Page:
Late last year, its Starliner spacecraft ran into trouble almost immediately after reaching orbit during a test flight without any astronauts on board. Software problems made it think it was at a completely different point in the mission, directing its thruster to fire at the wrong time. Another problem, which was caught and fixed in time, could have caused the service and crew modules to potentially collide with each other upon separation.

Since then, Boeing has been working to fix the problems, but the progress has been slow. It initially said it would refly the test flight without crew by December or January, but it now appears that flight might be pushed back even further.

Meantime, however, Boeing has created a new position, vice president of software engineering, to help the company deal with its complex systems. In addition to the software problems on Starliner, it has struggled with the software on its 737 Max airplanes, which crashed twice, killing a total of 346 people.

The person it has hired for the job is Jinnah Hosein, who worked at Aurora, a self-driving vehicle company. But he also previously worked at SpaceX, where he led software development for the Falcon 9 and Falcon Heavy rockets and for the Crew Dragon capsule.

November 15, 2020 at 6:09 PM EST
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Before docking with Space Station, astronauts will get some sleep

By Hamza Shaban

After the Crew-1 mission to the International Space Station was delayed from Saturday until Sunday, the updated schedule will offer the four astronauts extra time in low Earth orbit before docking.

That will give the crew enough time to get some sleep after a long day of preparation. Crew members of the SpaceX mission will have eight hours to rest, NASA said, after which they will wake up and continue the mission and eventually dock with the International Space Station.

Under the previous launch schedule for Saturday, crew members were scheduled to dock about eight hours after launch. But after liftoff this evening, the astronauts won’t dock with the International Space Station for more than 24 hours — at about 11 p.m. Eastern time Monday.

November 15, 2020 at 6:05 PM EST
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The ‘Times Square’ of space real estate, updated by SpaceX

By Christian Davenport

CAPE CANAVERAL, Fla. — Elon Musk has called the launchpad SpaceX is using tonight the “Times Square” of spaceflight real estate, a sacrosanct piece of land on the Florida Space Coast with a long and rich history.

Launchpad 39A is where many of the Apollo missions lifted off, including Apollo 11, whose crew members Neil Armstrong and Buzz Aldrin became the first human beings to walk on the moon’s surface in 1969 (the third member of the crew, Michael Collins, orbited the moon during their trip to the surface).

Launchpad 39A was also where many space shuttle missions took off. But after NASA retired the space shuttle, it sat dormant, rusting away in the salt air.

In 2014, SpaceX signed a 20-year lease for the pad and has been flying its Falcon 9 rockets from there since. Over the years, the company has renovated it extensively, giving it a sleek arm that the astronauts walk down to board their spacecraft. The launch tower is now black and white, mimicking the color of the rocket and the spacesuits the astronauts wear.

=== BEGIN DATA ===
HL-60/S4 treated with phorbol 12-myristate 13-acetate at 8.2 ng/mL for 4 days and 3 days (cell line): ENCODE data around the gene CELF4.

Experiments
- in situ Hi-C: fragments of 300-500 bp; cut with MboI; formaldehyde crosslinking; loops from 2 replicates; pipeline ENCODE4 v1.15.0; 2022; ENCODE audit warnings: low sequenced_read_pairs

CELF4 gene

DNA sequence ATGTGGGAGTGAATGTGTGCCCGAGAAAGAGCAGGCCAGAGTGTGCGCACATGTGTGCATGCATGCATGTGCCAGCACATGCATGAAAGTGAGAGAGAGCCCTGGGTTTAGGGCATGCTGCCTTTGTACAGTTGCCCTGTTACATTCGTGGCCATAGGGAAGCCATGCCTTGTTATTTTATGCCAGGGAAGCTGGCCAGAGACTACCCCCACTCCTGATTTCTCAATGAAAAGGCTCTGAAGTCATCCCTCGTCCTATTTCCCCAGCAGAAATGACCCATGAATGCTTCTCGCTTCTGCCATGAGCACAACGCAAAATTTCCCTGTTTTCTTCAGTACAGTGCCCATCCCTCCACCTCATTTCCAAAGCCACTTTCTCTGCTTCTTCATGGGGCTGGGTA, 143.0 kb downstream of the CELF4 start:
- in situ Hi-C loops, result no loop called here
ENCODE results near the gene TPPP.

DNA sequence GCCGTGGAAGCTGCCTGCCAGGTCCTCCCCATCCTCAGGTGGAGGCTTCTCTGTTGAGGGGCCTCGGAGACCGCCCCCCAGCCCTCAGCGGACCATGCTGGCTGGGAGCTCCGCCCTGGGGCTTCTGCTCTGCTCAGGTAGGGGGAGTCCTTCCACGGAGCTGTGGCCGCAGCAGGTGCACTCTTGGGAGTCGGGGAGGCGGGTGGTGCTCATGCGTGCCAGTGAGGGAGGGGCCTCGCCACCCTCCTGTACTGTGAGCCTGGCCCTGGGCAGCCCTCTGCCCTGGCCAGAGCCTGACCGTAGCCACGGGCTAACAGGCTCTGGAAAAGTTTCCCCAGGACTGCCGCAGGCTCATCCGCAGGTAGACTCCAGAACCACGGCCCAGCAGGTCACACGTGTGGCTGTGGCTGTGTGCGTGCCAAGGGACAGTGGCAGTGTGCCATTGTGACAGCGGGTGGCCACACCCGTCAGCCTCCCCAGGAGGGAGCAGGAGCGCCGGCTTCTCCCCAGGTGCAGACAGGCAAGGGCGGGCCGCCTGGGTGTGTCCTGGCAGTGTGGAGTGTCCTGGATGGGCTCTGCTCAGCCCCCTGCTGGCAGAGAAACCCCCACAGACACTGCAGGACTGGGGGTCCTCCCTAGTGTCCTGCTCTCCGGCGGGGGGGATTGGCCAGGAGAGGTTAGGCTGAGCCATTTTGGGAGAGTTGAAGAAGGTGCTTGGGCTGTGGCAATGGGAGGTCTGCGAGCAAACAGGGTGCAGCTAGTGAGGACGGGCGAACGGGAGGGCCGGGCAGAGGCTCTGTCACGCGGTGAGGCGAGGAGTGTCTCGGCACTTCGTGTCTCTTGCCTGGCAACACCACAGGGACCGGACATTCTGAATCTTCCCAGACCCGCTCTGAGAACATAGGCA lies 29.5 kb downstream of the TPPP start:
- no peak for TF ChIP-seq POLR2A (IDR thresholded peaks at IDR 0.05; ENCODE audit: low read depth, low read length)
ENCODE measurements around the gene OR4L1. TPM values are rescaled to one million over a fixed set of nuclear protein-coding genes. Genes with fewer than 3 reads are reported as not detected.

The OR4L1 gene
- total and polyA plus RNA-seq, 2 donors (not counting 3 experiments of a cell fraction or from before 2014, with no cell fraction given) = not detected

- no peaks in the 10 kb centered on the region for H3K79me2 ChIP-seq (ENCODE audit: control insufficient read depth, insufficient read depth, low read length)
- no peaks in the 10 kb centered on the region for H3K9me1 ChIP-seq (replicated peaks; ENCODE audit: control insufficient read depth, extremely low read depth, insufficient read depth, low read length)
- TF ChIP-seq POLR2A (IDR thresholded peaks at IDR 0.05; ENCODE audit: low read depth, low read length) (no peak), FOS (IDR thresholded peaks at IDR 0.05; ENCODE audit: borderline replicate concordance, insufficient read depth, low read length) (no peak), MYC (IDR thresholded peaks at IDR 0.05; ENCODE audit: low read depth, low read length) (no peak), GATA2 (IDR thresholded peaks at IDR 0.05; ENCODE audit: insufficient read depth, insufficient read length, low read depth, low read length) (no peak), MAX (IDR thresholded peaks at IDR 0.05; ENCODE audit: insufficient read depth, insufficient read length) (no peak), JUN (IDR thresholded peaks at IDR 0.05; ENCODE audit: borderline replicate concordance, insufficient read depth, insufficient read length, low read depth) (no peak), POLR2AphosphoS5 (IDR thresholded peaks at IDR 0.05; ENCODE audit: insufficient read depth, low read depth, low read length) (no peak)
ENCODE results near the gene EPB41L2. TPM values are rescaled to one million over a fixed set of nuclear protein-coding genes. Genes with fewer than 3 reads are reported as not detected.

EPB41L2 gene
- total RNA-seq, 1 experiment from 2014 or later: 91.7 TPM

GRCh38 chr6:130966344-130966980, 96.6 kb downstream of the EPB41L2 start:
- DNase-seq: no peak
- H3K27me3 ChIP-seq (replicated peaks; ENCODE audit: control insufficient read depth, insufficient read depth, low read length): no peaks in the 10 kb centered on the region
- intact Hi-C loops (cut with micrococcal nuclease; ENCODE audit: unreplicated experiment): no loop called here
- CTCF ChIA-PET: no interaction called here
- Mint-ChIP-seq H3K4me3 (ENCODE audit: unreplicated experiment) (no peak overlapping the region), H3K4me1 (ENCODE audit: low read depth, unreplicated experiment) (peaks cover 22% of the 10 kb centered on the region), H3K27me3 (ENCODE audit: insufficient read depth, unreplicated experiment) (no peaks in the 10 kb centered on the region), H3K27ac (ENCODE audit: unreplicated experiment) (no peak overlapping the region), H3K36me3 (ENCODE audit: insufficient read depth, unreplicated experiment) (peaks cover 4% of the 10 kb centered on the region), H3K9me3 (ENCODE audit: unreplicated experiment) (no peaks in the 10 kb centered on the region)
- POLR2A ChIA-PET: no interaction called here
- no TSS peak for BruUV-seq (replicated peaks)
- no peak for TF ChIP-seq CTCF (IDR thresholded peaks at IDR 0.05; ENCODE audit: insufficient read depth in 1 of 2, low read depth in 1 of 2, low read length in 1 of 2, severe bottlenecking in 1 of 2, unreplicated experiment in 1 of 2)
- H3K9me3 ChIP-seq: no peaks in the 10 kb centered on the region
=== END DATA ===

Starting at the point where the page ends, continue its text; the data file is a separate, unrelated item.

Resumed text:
“I think it’s a great honor, and I have incredible respect for the hallowed ground that it is,” Musk said in an interview in 2016. “I would have never imagined that we would have the same opportunity to launch from the same launchpad as Apollo 11.”

November 15, 2020 at 5:54 PM EST
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Why the launch was moved to Sunday

By Christian Davenport

CAPE CANAVERAL, Fla. — Delays in launches are not unusual. SpaceX’s test launch in May also was delayed for inclement weather.

But the decision to move this launch from Saturday to Sunday evening was somewhat unusual because the forecast high winds and rough seas weren’t expected to affect the launch itself, but SpaceX’s ability to recover the first-stage booster of the Falcon 9 rocket, which is supposed to land on an autonomous ship in the Atlantic Ocean after it separates from the remainder of the rocket.

This booster is particularly important because SpaceX intends to use it for its next flight of astronauts, the Crew-2 mission, now scheduled for March 30.

The March flight would mark the first time NASA has allowed a crew to launch on a booster that had flown previously.

SpaceX has made an art out of landing boosters. Traditionally, rocket first stages were ditched into the ocean after propelling a payload to orbit. But SpaceX for five years has been flying its boosters back to Earth, landing them either on a ship at sea or on land. SpaceX founder and CEO Elon Musk has said that having reusable rockets is a key step toward lowering the cost of space travel, which in turn could make it more accessible.

November 15, 2020 at 5:40 PM EST
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Weather looks good for tonight’s SpaceX launch

By Jason Samenow

Early Sunday evening, the weather around Cape Canaveral seemed favorable for launch.

Skies featured just scattered clouds, while winds were light with temperatures in the 70s.

The National Weather Service forecast for the evening indicated a 30 percent chance of showers through midnight. Radar showed widely scattered showers 30 to 45 miles inland drifting slowly toward the coast, but nothing appeared terribly ominous.

The Air Force’s 45th Weather Squadron, which provides official launch forecasts, wrote early Sunday that there was a 50 percent chance weather conditions would prevent liftoff, based on the potential for showers, lightning and tall clouds in the area.